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This is the beginning of a tutorial series about how to build your own SAP Fiori Approve Purchase Order app.

 

The purpose of this tutorial is to show you step-by-step how to build your own SAP Fiori Approve Purchase Orders app and provides additional insights into why certain aspects have been developed as they are.

 

To get started with the tutorial, it worth taking a look at some of the background information provided here in this chapter about SAP Fiori, design-led development, and the reference app on which this tutorial is based.

 

Just like an SAP Fiori app, this tutorial will basically consists of two parts:

The frontend part: the UI part implemented using SAPUI5 that consumes an OData service.

The backend part: the OData service. The way the service is implemented may differ depending on the release you are working with, e.g. EhP7 of SAP Business Suite on SAP HANA or SAP S/4HANA. In this tutorial, we’ll focus on Core Data Service (CDS) views that are the foundation of the SAP S/4HANA programming model.

This tutorial doesn’t cover the entire design-led development process, but assumes that the discover and design phases have been completed. After the first two phases of the design-led development process, there should be a UI mockup that can be implemented. To implement the UI, you need to derive a data model from the UI mockup. The data model is a service definition that describes the data to be provided for the app. The service definition is kept in a separate file (metadata.xml) that is shared between the frontend and backend.

This tutorial will also provide the required metadata.xml and sample data files.

Note:

This tutorial refers to version Q1/2016 of the reference apps / SAPUI5 version. Code may differ depending on your version. Additionally, some features of the reference app have be omitted for the sake of simplicity. This will be mentioned explicitly during the course of this tutorial.

 

Before you start this tutorial

 

SAP Fiori apps wrap exquisite user experience around business functions. Therefore, before you start, you should be familiar not only with development aspects but also with the design aspects of building an app. The design led development process ensures that design aspects are reflected in your app.

 

SAP Fiori apps are built using SAPUI5. SAPUI5 comes with excellent documentation and tutorials as part of the SAPUI5 Developer Guide. You should already be very familiar with SAPUI5 principles before you start this tutorial.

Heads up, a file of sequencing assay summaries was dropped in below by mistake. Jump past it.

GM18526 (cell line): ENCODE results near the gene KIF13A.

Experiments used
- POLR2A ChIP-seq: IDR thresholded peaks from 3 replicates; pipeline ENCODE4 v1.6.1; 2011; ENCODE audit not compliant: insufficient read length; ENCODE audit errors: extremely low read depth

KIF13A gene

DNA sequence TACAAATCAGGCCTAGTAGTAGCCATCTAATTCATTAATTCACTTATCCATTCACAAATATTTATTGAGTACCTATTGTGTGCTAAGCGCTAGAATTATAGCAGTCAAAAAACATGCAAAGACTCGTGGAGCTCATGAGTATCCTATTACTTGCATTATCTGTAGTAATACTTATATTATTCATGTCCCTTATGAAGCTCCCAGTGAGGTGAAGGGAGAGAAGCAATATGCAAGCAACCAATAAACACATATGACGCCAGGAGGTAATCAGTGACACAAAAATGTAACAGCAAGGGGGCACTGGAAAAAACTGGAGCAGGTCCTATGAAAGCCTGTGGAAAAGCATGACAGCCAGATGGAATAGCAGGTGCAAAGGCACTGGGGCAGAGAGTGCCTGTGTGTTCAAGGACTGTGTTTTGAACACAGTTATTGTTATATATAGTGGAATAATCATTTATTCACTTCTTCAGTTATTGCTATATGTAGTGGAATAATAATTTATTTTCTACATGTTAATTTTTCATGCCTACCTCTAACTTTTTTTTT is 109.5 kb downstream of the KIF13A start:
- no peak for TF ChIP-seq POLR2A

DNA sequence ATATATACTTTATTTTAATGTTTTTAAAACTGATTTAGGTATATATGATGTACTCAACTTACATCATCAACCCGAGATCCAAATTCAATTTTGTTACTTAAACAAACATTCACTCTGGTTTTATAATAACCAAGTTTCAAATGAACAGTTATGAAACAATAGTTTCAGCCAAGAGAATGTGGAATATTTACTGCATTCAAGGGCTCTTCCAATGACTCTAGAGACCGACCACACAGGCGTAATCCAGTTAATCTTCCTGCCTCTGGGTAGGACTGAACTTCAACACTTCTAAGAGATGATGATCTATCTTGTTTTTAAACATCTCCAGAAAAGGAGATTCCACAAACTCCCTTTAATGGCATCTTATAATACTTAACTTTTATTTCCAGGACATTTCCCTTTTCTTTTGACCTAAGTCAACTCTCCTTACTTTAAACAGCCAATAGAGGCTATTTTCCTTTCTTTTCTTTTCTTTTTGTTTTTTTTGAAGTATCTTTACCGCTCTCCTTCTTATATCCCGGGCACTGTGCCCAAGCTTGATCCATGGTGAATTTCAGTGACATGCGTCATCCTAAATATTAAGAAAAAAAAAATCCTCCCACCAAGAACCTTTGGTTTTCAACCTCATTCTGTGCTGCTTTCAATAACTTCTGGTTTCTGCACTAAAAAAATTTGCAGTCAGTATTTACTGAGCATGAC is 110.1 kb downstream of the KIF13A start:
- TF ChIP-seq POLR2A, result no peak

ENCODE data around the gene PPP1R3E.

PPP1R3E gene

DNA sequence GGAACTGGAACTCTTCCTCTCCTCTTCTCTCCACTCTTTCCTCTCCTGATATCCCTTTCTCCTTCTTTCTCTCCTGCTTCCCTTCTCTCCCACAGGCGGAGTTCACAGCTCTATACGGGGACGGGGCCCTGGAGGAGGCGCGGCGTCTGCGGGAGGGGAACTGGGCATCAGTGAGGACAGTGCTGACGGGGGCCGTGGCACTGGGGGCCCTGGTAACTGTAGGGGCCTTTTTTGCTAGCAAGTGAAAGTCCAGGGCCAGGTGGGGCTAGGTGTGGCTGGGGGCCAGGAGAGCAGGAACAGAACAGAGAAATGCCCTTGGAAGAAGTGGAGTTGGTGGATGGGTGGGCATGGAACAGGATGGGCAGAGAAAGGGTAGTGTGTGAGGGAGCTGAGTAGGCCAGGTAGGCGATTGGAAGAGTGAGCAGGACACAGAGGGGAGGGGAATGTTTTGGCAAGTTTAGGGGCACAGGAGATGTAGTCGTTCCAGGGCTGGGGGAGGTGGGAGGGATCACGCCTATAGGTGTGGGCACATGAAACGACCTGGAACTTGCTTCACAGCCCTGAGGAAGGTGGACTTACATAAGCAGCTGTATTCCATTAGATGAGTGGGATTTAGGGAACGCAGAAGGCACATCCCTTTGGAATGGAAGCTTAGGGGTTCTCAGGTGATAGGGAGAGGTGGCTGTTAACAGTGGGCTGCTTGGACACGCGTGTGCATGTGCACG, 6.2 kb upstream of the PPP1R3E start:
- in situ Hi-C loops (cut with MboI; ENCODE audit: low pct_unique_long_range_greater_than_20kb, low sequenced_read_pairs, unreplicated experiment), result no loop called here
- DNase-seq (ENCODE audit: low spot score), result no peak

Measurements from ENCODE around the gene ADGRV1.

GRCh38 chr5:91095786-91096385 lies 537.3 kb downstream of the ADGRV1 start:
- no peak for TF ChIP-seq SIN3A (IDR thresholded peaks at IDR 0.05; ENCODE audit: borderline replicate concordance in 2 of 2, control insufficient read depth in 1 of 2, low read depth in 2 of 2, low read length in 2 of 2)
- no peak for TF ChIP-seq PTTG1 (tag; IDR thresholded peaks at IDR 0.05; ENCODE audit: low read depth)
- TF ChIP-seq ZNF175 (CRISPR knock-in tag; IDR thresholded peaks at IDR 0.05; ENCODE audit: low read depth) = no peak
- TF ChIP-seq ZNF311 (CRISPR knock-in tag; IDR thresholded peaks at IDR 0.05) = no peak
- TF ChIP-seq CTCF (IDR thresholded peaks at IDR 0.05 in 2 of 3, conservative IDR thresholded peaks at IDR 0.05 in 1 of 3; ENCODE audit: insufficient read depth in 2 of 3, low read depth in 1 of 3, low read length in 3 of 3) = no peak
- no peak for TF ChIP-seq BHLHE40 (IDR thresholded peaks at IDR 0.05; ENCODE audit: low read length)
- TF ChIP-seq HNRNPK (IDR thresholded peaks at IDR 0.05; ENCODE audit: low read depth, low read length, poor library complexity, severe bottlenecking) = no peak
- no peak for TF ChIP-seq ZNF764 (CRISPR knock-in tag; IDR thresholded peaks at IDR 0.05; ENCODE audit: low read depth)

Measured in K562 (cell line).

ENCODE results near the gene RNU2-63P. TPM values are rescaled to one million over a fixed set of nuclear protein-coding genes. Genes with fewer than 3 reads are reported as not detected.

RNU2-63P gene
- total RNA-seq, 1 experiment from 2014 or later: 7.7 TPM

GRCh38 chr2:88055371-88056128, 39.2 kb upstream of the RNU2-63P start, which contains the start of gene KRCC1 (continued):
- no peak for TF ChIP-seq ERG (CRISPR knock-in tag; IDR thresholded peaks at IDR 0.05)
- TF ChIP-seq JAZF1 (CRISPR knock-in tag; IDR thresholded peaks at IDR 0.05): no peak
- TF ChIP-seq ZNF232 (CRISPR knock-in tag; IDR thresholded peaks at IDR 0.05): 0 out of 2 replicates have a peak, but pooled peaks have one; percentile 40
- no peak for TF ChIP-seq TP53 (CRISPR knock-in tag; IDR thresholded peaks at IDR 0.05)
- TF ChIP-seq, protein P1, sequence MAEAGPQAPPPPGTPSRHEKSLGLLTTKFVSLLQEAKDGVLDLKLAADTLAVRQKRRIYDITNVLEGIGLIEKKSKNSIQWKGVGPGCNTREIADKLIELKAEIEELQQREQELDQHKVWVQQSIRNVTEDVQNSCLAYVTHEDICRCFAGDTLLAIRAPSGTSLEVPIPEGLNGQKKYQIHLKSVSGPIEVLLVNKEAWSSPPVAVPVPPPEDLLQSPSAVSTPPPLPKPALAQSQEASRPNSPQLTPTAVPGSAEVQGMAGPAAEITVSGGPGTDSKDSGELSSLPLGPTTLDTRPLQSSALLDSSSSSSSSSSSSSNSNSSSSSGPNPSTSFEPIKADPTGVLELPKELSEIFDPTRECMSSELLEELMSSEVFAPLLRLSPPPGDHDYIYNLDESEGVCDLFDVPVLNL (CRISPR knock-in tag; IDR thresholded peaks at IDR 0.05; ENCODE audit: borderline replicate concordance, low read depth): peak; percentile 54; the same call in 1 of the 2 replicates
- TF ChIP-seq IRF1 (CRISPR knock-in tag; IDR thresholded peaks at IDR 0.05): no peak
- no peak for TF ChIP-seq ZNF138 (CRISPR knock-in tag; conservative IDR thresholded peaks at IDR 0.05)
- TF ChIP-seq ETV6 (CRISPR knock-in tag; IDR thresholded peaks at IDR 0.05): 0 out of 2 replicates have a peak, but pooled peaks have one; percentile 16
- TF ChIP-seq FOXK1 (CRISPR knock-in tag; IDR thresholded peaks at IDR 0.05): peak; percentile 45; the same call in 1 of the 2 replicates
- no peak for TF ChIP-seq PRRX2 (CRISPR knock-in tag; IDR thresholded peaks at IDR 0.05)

Also, get to know the SAP Fiori Design Guidelines.  In this tutorial, the SAP Fiori app that we’re going to build is based on the master detail app as defined in the SAP Fiori Design Guidelines.

 

The app in this tutorial is based on the Approve Purchase Orders app that is part of the Fiori Reference Apps – a collection of sample applications used to illustrate best practices about how to build SAP Fiori apps. It’s worth taking a look at the reference app before you begin.

 

Something else to take a look at is the OpenSAP course: Build Your Own SAP Fiori App in the Cloud – 2016 Edition.

 

In order to successfully complete this tutorial, you need access to the following tools and systems:

 

Frontend:

SAP Web IDE – documentation and getting started info can be found here.

 

Backend:

Standard developer authorization

SAPGUI and ABAP Development Tools for SAP NetWeaver

 

Please see the following explanations about how code examples are used in this tutorial.

 

    Code example

Code before

Code to be inserted

Code after

 

 

   Code example

Code before

Coding to be deleted

Code after

 

   Code example

Code before

Code that is discussed

Code after

 

Note that any software coding or code lines/strings (“Code”) provided in this tutorial are only examples and are not intended for use in a productive system environment.

 

About the app

 

The Approve Purchase Orders app depicts a typical example of the approval process. It uses the master-detail pattern and shows a list of purchase orders on the left and the corresponding details on the right. Users can search for certain purchase orders and either accept or reject them. Once the purchase order has been approved or rejected, it disappears from the list. The app is designed to work on desktop and mobile devices. For the latter, offline mode is not supported.

APO_App.png

The following diagram shows the architecture of the app. Solidly filled objects are part of the infrastructure used: red are the frontend parts; green are the backend parts. The diagonally shaded objects are the ones that we’ll develop and/or adapt in this tutorial.

APO_Arch.png

 

I hope this introduction to the tutorial has sparked your interest in the chapters to come.

This post will be updated with chapters once they become available.

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